Kits drive innovation. When a kit sells well, suddenly there are people in every town building newfangled TV sets (remember Heathkit? They’re back!) or aerial Arduino robots (check out DIY Drones). Like seeds in the wind, those kits switch on thousands of new makers, who become a community of innovators, excited and hungry for more advanced kits and products, in an upward spiral.
MIT’s Michael Schrage looks into the phenomenon and finds that kit-makers have driven the great technology upheavals, from Boulton & Watt’s steam kits in the Industrial Revolution, to Woz and Jobs’ Apple I kits in the computer revolution.
I remember my dad’s excitement building kit computers in the 1970s, little boxes programmed in hex code via a 10-key pad, no video, just 7-segment red LEDs for a readout. A kit in the mail challenged him to build his skills, raised his expectations of computers, and fired his imagination about what could be done with them. Once he’d mastered a kit, he wanted the next most advanced kit, and then the first home computers (Apples, Ataris, Commodores), and so on.
Multiply that fired-up kit maker by thousands and you’ve got a smart, skilled, hungry community experimenting with new technology, and bringing along their friends (and their kids — my sibs and I were 10, 11, and 13, programming in BASIC).
History repeats. Today we’re watching the same innovation explosion unfold in 3D printing, DIY robotics, and microcontrollers, as skilled amateurs build kits and hack them, egg each other on, and teach those around them.
The next Steve Jobs is out there, building kits.
To read the articles that Keith references and to get over 175 kit reviews along with ratings of complexity, component quality, documentation, community, and completeness, pick up a copy of the Make: Ultimate Kit Guide. Also, check out our new Kit Reviews site for lots more where that came from.
News From The Future – McDonalds Sprays You With DNA Spray (if you McSteal something)… “DNA McSpray to foil thieves – McDonalds to use new anti-theft spray” @ News.com.au. That guy above took 1 extra too many nugget sauce packets!
McDONALD’S restaurants are fighting back against thieves by blasting suspected robbers with an invisible DNA spray as they attempt to flee. The spray, which remains on the suspect’s skin for two weeks and on clothes for up to six months, has been introduced in some of the chain’s busiest NSW stores, including those at Parramatta, Granville, Auburn, Lidcome, Kingsford and Wollongong, reported The Daily Telegraph. If the SelectaDNA “forensic marking” spray proves successful in apprehending bandits, McDonald’s will introduce the system across all its 780 Australian outlets.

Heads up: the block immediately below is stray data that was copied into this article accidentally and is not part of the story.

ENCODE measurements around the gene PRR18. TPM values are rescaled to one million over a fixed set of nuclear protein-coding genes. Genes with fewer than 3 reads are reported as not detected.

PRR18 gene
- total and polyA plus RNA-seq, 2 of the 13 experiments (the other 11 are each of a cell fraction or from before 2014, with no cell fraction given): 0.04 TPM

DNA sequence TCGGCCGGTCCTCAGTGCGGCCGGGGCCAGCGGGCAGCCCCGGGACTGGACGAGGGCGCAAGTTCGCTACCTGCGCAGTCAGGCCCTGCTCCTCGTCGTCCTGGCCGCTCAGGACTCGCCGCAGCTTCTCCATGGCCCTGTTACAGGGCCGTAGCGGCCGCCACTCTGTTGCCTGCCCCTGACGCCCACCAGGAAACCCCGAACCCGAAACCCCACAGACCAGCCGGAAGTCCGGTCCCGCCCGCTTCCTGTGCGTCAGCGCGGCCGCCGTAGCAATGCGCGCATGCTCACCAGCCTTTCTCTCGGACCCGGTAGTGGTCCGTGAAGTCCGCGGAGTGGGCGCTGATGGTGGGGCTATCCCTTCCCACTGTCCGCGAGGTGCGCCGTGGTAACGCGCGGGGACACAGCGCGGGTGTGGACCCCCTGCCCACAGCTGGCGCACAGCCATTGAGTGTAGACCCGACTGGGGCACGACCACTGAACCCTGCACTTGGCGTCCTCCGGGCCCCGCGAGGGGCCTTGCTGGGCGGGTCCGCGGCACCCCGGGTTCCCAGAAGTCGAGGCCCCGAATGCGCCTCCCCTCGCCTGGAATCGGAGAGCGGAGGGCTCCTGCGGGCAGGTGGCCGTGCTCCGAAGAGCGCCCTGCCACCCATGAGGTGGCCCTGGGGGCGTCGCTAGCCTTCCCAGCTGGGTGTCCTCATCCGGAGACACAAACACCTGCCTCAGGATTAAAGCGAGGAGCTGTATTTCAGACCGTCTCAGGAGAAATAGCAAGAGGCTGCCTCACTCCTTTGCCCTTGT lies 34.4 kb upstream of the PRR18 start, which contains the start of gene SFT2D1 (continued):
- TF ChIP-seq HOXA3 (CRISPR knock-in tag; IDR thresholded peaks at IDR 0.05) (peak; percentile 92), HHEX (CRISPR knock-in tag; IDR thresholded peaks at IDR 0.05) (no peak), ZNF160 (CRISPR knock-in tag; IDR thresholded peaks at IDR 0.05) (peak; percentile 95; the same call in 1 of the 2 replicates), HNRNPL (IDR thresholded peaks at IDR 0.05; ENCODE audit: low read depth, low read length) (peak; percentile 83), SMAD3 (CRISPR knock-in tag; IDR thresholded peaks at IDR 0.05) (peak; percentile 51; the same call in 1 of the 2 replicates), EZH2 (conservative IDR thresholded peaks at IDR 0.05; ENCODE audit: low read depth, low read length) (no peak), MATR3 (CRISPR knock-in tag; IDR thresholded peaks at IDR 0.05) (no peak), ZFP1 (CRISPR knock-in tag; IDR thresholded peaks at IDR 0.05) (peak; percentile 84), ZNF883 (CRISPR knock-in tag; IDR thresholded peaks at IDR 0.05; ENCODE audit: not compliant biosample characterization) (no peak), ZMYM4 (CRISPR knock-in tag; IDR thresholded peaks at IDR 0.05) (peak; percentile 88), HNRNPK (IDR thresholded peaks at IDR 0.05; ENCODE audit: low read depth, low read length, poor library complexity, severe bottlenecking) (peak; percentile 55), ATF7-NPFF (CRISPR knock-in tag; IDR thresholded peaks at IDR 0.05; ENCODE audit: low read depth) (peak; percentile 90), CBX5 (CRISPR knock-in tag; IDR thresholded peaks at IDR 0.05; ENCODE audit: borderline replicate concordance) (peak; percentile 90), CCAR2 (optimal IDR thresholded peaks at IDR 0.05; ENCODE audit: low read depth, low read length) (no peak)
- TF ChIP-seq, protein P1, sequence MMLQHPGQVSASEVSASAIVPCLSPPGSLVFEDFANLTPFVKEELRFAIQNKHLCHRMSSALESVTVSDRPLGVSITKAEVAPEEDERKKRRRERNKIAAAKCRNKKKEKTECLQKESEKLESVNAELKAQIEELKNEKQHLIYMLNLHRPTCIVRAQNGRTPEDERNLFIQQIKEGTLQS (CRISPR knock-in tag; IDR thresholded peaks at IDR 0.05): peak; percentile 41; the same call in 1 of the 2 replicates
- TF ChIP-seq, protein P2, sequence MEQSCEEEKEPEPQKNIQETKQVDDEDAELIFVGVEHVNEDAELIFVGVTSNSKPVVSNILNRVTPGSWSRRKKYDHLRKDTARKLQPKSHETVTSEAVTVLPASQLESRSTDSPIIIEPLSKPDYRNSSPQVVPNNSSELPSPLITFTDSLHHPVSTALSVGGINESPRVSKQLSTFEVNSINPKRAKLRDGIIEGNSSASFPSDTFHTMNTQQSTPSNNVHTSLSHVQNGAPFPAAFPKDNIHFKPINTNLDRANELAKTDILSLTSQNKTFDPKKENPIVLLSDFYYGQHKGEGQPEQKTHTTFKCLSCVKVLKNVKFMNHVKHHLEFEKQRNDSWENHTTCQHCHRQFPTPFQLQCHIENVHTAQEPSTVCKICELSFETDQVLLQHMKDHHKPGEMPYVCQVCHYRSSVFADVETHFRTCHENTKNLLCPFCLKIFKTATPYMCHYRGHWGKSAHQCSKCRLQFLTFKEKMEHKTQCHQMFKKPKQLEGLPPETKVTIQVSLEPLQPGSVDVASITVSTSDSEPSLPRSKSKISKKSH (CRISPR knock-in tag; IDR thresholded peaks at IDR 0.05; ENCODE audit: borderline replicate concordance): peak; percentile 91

Upon hearing the news (and getting McSprayed) The Hamburglar said “This is clearly another example of Mayor McCheese abusing his power, McDonaldland has turned in to a police state”.
On a serious note, is the total cost of theft for every McDonalds in AU that huge? This reminds me of a visit to a large company awhile ago, they developed multi-million dollar system to potentially catch a few people stealing razor blades in a drug store. It did pattern matching, profiling, costs millions, took years to develop, all for $0.39 cents of stuff. Many of these systems are looking for other buyers…
One of the more exciting things to come out of CES so far is the upgraded version of the Parrot AR.Drone. This quadcopter made a splash at last year’s show, with its on-board camera, WiFi connectivity, smartphone control, open source software, and under $300 price point.
This year, the Drone is back and it’s now sporting an updated 720p camera, HD recording, geo-location tech, automatable fly and record capability, and much improved flight control software and hardware improvements for better auto-stabilization and flying. The AR.Drone can be controlled from both Android and iPhones. The Drone is sold as a flying game platform — as a toy — but with these changes, this becomes a serious device and fits right in with PT’s prediction about 2012 being the year of the drone. The AR.Drone 2.0 will retail for the same price as the original and is expected to be available in Q2 2012.
To see some of the cool things that people are doing with AR.Drones, see Dronehacks.
Lumarca is a projection-based 3D volumetric display, which is collaboration between Albert Hwang, Matt Parker, and Elliot Woods. In 2010, they were the winners of Red Bull’s “Create the Future” contest at World Maker Faire New York. With a height of fifteen feet, the latest iteration of the Lumarca concept is the tallest yet and will be on display at Eyebeam in New York City starting tomorrow night.
Lumarca at Eyebeam
Thursday, January 12, 2012 – Saturday, February 4, 2012
Opening party Thursday, January 12, 6pm – 8pm
540 West 21st Street, NYC
Hackerspaces have been flying under the radar for a few years, but now it seems as if they’re starting to encroach on the public consciousness in both good and bad ways. In the latter category, recently Nashua, NH’s MakeIt Labs was shut down for code violations. Recently I emailed Adam Shrey and Joe Schlesinger of MakeIt Labs to find out what was going on.